At any rate, I think local carbon offsets are a fine idea and the Finger Lakes fund is on the up-and-up and should be supported.  I think it's also an interesting idea that other cities may want to take a look at. It's very early stage and probably a lot more exploration needs to happen of what other kinds of projects might be funded and how best to manage the process, but it seems like fertile terrain to explore.


James said...


They ought to look for projects that destroy methane.
We need to quit talking about co2 so much.

This project will increase my local utility's wholesale power cost 1%0--but decrease its carbon footprint by 10%, providing as much climate protection as $400M of solar photovoltaics for a capital cost of $6M.

Saving natural gas in houses through efficiency--while laudable and necessary--isn't the best bang for the buck.

I'd encourage Finger Lakes to be more creative. Methane is co2 on steroids.

Unknown said...

Thank you Stu for your post about our Finger Lakes Climate Fund. We appreciate your support and interest in the multiple goals we are seeking with our Fund. James may be correct that methane flaring projects are cheaper ways to reduce climate forcing. But Sustainable Tompkins has always taken a systems approach to the complex cultural, economic, and environmental transitions underway.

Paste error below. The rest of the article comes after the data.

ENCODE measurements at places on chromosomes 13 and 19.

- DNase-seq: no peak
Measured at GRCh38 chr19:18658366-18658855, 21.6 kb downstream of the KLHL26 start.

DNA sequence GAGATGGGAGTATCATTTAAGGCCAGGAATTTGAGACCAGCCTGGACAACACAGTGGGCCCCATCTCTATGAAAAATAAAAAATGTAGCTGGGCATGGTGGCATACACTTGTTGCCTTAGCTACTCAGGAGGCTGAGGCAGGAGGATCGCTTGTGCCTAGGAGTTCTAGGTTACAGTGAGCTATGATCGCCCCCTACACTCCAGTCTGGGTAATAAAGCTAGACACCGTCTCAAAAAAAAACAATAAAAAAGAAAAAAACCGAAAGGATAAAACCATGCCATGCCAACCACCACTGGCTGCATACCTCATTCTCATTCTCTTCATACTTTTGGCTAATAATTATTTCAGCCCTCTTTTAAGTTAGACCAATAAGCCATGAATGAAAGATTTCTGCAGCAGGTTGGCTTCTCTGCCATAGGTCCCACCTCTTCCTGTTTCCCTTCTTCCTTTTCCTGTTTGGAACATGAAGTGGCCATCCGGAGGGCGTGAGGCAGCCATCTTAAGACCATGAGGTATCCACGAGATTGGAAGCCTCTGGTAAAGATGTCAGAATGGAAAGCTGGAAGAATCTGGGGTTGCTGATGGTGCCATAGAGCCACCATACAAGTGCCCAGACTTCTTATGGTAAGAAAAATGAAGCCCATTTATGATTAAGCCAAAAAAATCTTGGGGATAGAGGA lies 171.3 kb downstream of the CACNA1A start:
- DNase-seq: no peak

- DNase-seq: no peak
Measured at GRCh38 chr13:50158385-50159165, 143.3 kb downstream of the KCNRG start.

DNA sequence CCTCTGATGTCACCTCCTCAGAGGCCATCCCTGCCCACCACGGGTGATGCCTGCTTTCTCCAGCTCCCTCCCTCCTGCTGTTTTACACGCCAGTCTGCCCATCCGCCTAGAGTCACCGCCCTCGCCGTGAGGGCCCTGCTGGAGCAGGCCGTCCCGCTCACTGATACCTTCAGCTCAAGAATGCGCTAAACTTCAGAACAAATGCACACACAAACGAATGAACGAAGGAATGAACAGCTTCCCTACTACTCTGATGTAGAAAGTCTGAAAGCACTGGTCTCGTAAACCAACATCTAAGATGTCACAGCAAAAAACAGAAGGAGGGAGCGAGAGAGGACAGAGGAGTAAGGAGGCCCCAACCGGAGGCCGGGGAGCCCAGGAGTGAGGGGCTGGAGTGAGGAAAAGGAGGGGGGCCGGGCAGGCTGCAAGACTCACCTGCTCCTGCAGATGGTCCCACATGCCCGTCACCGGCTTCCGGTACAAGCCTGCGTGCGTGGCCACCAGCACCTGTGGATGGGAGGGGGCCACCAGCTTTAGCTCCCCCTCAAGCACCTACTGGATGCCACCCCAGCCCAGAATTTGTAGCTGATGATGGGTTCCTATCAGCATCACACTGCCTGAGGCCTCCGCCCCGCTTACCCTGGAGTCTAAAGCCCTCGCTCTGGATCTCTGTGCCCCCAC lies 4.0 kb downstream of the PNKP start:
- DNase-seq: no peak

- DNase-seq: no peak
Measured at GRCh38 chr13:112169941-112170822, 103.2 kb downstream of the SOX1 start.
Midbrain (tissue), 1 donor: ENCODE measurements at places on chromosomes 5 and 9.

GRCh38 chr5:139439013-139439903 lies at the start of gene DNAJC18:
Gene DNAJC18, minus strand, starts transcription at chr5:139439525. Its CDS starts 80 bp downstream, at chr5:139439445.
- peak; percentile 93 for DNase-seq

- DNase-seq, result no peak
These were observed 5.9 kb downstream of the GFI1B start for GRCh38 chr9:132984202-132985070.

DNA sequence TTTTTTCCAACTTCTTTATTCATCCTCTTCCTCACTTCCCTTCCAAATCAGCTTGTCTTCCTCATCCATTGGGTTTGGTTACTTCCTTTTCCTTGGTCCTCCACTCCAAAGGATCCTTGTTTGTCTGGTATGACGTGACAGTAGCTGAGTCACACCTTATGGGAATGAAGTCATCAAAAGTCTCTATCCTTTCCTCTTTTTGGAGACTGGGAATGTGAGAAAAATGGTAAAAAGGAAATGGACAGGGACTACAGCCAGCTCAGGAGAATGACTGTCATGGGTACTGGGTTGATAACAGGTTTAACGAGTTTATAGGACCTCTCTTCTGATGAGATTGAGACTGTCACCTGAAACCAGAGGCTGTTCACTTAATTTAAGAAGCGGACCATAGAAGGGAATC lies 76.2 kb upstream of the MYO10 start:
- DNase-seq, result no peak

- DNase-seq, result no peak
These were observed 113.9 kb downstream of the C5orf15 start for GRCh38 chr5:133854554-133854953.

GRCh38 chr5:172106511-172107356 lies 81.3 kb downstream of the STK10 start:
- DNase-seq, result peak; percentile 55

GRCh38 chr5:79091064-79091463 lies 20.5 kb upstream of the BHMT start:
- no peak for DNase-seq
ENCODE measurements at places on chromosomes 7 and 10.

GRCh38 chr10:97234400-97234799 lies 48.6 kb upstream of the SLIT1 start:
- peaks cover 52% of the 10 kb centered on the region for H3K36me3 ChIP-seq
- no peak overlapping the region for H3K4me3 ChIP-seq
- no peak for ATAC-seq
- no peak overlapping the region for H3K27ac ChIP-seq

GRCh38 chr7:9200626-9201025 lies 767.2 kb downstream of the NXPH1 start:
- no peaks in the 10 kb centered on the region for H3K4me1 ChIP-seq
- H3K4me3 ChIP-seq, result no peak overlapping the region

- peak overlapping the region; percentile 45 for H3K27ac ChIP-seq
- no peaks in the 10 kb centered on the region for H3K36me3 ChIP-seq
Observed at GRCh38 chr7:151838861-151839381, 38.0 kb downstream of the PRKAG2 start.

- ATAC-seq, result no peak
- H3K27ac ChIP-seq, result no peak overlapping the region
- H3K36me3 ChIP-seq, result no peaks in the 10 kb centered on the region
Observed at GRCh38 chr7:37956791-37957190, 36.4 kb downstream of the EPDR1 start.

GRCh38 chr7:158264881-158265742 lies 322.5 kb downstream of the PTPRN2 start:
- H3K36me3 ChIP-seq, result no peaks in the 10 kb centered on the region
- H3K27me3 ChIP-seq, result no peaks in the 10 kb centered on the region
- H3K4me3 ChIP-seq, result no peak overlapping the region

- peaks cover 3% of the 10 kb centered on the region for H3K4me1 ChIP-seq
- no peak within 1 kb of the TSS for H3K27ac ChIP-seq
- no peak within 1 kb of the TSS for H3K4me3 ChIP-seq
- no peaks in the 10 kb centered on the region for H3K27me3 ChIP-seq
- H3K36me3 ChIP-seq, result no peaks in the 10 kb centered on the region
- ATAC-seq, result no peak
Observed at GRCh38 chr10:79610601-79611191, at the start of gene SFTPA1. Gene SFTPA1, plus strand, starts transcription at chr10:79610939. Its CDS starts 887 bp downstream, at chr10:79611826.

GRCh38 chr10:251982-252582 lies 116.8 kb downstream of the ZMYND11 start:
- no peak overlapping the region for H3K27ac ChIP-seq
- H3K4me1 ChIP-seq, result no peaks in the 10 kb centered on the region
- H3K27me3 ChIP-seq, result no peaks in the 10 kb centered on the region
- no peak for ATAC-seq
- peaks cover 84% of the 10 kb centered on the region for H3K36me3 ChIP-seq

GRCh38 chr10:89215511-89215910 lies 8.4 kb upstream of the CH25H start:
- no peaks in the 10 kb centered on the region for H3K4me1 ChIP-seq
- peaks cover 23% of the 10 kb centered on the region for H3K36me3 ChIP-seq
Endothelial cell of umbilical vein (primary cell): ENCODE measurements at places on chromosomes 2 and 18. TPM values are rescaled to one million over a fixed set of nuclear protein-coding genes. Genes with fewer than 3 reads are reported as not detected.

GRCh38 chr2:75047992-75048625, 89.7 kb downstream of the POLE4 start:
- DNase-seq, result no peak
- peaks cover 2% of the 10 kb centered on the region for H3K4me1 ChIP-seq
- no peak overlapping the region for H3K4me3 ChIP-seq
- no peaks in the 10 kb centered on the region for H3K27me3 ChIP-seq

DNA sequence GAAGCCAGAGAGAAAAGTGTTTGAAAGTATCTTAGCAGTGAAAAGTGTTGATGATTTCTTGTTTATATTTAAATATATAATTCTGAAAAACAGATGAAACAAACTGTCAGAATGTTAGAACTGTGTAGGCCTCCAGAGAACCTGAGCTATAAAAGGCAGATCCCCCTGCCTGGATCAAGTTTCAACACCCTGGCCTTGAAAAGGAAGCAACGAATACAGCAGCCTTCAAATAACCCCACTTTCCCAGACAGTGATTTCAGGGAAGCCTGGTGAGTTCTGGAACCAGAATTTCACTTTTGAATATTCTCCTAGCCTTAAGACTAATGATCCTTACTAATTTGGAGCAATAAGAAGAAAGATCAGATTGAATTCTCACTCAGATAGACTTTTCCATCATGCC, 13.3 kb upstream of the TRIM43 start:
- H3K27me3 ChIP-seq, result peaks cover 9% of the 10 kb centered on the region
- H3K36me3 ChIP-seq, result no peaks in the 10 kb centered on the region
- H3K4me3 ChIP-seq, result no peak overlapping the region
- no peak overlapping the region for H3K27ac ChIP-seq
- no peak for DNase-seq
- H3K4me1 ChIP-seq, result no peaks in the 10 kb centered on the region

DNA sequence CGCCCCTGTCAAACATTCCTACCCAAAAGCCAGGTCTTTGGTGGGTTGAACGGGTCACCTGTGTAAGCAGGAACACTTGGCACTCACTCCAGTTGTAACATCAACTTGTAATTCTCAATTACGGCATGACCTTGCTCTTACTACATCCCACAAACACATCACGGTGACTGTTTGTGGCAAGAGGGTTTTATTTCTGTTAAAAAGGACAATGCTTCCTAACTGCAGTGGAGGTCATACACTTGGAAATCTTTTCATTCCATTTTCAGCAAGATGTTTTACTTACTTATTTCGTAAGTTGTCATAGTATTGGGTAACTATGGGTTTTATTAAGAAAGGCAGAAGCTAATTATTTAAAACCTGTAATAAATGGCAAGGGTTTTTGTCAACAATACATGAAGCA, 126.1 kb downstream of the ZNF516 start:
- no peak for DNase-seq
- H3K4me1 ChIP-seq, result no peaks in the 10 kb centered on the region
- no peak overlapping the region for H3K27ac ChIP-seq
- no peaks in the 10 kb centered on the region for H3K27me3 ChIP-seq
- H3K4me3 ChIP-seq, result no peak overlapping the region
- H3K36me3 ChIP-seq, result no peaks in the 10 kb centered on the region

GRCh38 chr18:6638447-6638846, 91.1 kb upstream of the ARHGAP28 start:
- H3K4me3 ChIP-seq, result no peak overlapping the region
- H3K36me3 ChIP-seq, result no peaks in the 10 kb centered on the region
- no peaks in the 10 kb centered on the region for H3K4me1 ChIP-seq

We try to increase the saliency of carbon offsets to the general public by emphasizing that they are helping other people in their own community. By helping others, donors are also creating additional benefits to the community by increasing demand for local green collar jobs and stabilizing family budgets by reducing monthly utility bills of those receiving Fund grants. This can spinoff additional benefits to the community if these families therefore need fewer government services to stay in their homes.

These additional benefits are very important and tied to our overall work to help our community transition to a resilient local economy, healthy environment, and strong social fabric. We are a triple bottom line organization and look to build social, natural, and financial capital in our area.

Thanks again for your suport, Stu!